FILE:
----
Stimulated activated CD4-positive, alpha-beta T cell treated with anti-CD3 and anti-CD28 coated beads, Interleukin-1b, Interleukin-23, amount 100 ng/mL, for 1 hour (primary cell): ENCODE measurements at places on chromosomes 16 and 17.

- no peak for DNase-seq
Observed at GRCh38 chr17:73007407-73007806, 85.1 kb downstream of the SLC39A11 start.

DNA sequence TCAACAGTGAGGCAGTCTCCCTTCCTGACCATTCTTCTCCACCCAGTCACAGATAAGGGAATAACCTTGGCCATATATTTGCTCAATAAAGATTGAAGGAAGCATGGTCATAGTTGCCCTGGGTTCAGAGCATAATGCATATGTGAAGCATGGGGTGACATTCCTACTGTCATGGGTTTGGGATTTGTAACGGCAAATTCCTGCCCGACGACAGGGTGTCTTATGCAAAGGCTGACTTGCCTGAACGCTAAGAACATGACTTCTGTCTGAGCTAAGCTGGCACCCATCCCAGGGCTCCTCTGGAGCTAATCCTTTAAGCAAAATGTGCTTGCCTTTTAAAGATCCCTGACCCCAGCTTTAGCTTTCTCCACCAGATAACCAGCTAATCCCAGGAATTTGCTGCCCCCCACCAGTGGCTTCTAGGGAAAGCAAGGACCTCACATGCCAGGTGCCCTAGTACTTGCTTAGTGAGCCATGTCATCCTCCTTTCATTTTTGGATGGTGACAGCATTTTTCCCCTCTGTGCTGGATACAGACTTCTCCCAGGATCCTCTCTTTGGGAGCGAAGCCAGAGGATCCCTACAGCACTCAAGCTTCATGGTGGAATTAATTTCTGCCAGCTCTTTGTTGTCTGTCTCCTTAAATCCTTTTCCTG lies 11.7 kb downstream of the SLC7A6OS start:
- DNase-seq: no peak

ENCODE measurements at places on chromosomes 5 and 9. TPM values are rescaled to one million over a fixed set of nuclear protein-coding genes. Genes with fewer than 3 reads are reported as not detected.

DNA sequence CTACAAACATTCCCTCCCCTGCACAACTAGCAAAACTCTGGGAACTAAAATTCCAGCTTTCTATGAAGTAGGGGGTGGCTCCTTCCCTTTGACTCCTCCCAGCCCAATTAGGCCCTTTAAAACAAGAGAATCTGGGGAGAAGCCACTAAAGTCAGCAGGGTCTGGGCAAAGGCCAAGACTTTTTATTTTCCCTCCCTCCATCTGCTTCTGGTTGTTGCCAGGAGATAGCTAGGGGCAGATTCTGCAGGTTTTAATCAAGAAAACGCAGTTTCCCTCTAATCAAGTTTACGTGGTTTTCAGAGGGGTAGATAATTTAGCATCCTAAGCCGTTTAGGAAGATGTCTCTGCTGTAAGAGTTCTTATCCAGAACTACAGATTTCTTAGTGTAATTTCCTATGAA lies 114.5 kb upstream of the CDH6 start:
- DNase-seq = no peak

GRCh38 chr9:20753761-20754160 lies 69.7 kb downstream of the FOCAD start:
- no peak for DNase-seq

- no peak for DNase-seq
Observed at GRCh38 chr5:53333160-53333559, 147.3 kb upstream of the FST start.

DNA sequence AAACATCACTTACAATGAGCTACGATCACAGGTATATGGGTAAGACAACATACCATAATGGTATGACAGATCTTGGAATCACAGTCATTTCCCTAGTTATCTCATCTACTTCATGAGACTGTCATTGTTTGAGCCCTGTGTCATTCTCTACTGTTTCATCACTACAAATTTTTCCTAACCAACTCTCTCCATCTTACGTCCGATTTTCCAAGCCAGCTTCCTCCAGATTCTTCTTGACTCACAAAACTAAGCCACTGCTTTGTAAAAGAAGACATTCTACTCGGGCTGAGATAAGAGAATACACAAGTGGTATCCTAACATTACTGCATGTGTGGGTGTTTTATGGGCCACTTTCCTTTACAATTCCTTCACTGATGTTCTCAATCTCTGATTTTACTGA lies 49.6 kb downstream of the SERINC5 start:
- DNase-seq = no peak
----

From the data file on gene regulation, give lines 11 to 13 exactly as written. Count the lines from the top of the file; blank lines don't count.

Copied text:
- no peak for DNase-seq
Observed at GRCh38 chr5:53333160-53333559, 147.3 kb upstream of the FST start.

DNA sequence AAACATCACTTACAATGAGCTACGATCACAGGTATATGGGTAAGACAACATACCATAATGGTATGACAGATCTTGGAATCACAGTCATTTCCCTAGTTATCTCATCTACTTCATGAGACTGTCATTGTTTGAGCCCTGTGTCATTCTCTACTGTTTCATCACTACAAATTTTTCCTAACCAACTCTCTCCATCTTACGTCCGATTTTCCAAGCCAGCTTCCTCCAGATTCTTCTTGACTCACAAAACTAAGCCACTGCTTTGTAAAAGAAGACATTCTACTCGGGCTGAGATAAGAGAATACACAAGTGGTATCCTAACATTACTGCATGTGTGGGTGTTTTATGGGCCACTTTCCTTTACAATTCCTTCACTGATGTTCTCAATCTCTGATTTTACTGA lies 49.6 kb downstream of the SERINC5 start: